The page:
In cities across the country, property crimes such as vehicle break-ins and theft have risen sharply over the past two years. Though there is no single cause of a rise in such incidences (there never is), economic downturns are often accompanied by such spikes. Suppose the Fed stays the course, exacerbating affordability issues in the process. In that case, cities will likely find themselves managing the effects of this downturn by cracking down on homelessness while also beefing up their police forces, as many have done over the past couple years. And given that people of color, due to historical and ongoing racial exploitation, are overrepresented among the poor and working classes (not to mention the un- and underemployed), these policies could exacerbate existing racial inequalities, while failing to deal with the structural issues that actually lead to an increase in crime.

Mental Health

Throughout the pandemic, many Americans have suffered in regard to their mental health. In the face of loneliness and alienation—which are characteristic of neoliberal capitalism but have become especially pronounced since the onset of Covid-19—many Americans have sought to find ways to cope. This is no small matter: In many communities, the opioid crisis has reached epic proportions, and, for the first time in generations, life expectancy is falling, and rates of suicide are up. This capitalist economy has put Americans through the wringer.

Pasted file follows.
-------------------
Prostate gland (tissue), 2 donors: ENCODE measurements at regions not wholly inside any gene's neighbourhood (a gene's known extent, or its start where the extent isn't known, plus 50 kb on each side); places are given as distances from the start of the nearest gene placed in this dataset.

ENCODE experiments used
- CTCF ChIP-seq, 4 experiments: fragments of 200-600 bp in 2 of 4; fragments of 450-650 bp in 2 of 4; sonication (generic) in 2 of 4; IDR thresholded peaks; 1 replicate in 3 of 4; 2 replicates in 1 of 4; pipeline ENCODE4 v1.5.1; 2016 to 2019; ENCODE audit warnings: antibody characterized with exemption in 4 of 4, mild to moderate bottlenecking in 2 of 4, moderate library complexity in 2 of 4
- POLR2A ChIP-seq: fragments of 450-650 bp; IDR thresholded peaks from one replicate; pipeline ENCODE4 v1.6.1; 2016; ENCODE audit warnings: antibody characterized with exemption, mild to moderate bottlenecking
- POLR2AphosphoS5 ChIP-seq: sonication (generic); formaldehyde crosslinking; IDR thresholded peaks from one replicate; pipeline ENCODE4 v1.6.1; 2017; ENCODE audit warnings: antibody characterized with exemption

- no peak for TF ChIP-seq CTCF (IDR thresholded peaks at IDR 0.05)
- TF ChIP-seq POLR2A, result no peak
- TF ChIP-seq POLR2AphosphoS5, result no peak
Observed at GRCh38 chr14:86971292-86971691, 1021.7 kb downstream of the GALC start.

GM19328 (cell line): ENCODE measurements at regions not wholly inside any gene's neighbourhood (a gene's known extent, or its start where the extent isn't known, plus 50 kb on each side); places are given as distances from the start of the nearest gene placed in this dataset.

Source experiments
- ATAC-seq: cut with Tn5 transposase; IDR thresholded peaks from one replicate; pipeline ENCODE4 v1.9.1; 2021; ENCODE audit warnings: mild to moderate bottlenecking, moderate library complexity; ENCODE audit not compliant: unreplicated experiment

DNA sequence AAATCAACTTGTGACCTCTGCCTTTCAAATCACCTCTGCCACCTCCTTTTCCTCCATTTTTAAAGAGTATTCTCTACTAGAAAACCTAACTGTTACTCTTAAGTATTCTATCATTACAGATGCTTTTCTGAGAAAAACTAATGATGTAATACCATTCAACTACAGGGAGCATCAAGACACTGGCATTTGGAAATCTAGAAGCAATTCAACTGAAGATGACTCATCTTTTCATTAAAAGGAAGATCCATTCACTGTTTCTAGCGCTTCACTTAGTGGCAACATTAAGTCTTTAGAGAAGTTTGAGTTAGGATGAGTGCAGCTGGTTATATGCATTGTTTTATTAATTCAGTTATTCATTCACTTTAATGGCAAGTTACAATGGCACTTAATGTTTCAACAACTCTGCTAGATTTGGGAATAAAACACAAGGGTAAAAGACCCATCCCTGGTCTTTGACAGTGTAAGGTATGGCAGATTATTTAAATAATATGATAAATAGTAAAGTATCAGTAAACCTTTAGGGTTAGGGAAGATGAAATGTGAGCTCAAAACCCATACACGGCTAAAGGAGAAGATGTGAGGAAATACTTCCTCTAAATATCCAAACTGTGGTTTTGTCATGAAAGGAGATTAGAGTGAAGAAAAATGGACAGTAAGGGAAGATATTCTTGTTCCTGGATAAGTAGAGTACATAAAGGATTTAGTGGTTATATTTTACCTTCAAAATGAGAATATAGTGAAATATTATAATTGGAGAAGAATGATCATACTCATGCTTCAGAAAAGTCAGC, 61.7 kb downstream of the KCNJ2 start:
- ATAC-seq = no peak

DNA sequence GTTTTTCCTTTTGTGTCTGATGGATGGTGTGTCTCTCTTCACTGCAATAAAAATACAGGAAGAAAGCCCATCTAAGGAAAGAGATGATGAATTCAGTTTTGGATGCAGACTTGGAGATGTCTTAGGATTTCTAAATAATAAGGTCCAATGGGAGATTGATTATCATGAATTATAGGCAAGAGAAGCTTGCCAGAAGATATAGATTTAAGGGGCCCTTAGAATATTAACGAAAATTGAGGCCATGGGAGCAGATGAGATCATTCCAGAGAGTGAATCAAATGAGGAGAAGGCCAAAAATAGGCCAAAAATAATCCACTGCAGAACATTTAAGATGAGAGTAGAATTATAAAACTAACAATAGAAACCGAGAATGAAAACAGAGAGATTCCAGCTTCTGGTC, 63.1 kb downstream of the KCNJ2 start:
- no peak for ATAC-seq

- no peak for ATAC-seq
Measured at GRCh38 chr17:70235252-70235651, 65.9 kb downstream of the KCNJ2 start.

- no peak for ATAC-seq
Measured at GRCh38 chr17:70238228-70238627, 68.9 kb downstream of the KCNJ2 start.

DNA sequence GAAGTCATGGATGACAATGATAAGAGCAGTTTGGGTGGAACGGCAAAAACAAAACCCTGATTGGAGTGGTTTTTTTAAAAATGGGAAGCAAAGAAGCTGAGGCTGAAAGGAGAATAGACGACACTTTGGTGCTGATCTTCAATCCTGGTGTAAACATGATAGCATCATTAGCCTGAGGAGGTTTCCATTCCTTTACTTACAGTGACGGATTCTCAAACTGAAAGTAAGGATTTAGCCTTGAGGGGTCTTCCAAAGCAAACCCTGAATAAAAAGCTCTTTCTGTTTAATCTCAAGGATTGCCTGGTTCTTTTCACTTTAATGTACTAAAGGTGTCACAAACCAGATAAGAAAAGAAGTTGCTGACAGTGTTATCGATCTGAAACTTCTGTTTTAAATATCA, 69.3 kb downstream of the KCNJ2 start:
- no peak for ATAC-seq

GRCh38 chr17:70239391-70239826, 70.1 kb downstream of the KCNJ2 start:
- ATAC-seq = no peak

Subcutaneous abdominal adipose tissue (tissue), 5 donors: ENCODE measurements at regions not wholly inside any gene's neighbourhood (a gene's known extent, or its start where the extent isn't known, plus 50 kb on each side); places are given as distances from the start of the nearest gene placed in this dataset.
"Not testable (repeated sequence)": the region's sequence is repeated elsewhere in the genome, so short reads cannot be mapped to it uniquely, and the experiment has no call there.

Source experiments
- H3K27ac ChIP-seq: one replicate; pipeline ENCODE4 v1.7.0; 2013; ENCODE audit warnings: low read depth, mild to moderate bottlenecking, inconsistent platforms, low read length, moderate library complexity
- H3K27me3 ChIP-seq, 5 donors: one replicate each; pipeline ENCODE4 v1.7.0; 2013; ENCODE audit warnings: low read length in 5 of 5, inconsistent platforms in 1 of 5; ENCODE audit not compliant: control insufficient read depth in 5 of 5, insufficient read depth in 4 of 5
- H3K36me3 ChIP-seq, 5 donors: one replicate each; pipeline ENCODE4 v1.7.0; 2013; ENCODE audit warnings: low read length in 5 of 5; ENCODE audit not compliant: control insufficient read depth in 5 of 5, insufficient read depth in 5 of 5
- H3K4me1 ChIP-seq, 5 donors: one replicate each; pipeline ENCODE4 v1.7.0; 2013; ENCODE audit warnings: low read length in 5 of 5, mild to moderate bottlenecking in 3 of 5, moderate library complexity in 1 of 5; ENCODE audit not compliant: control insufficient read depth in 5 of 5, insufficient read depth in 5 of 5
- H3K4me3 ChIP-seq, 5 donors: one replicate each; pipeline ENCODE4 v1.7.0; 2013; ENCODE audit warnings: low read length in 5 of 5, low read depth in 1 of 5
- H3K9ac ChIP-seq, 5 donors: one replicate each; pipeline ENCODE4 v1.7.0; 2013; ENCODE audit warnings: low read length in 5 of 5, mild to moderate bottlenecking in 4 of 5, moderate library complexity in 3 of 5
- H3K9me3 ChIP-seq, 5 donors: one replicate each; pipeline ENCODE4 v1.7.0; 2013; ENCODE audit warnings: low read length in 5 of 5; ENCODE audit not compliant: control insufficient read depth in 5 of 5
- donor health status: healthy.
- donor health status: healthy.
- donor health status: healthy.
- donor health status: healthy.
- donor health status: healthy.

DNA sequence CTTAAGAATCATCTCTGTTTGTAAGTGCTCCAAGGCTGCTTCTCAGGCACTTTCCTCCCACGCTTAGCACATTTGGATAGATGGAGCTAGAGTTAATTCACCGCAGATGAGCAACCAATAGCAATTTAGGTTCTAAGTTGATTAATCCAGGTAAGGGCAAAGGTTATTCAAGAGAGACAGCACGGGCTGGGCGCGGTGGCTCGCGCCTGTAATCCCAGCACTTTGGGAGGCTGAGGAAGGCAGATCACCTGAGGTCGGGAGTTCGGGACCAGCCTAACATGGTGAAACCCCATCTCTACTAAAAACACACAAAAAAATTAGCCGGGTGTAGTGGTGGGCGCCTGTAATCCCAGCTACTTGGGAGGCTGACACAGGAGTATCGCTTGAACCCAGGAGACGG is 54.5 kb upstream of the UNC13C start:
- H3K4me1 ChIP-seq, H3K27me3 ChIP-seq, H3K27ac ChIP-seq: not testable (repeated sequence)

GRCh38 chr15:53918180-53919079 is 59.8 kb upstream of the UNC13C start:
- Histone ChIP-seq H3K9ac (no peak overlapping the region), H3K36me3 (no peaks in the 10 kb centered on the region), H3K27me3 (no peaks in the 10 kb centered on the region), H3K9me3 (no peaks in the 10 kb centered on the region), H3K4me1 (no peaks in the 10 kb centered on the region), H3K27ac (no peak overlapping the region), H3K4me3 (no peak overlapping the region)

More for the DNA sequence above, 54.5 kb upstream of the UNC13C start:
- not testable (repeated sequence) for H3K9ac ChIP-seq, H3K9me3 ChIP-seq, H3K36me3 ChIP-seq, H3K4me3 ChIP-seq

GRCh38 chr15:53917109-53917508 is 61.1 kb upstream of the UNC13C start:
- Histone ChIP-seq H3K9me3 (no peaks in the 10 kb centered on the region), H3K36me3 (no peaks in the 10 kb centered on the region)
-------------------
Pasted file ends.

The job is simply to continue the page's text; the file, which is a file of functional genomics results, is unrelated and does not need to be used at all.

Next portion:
The Fed’s inciting of a recession, and the economic and political volatility that such a strategy will provoke, will only worsen our current mental health crisis. Mental health services are, for many, cost-prohibitive, and a recession will likely only grow the ranks of those who cannot afford help. Economic downturns also engender household instability, as cases of domestic violence tend to rise during recessions. So while the Fed might hand-wave at the pain wrought by its actions, it fails to reckon with the actual human costs of its policies.

What Can Be Done?

Though the picture outlined above might seem bleak, it is not a fait accompli. On the labor side of the equation, a burgeoning worker movement is committed to holding employers to account—companies are, in many instances, registering record profits but remain steadfast in their reluctance to distribute those earnings more equitably. Of course, corporations will not willingly submit to doing so, as evidenced by their union-busting efforts. But there is strength in numbers, and worker solidarity can serve as a counterbalance to the scorched-earth corporate opposition to unionization.

Less tactical, but perhaps even more important: We must begin to politicize the Federal Reserve. As debates over democratic backsliding ensue, we must not take the Fed and its undemocratic management of the money supply for granted. The stakes are too high. Fed Chair Powell claims there is no painless way to get inflation under control, and so now we all must fight to make sure the bulk of that pain does not fall upon those who can least afford it: the poor and working classes. A nation that was an actual democracy would not allow this to happen.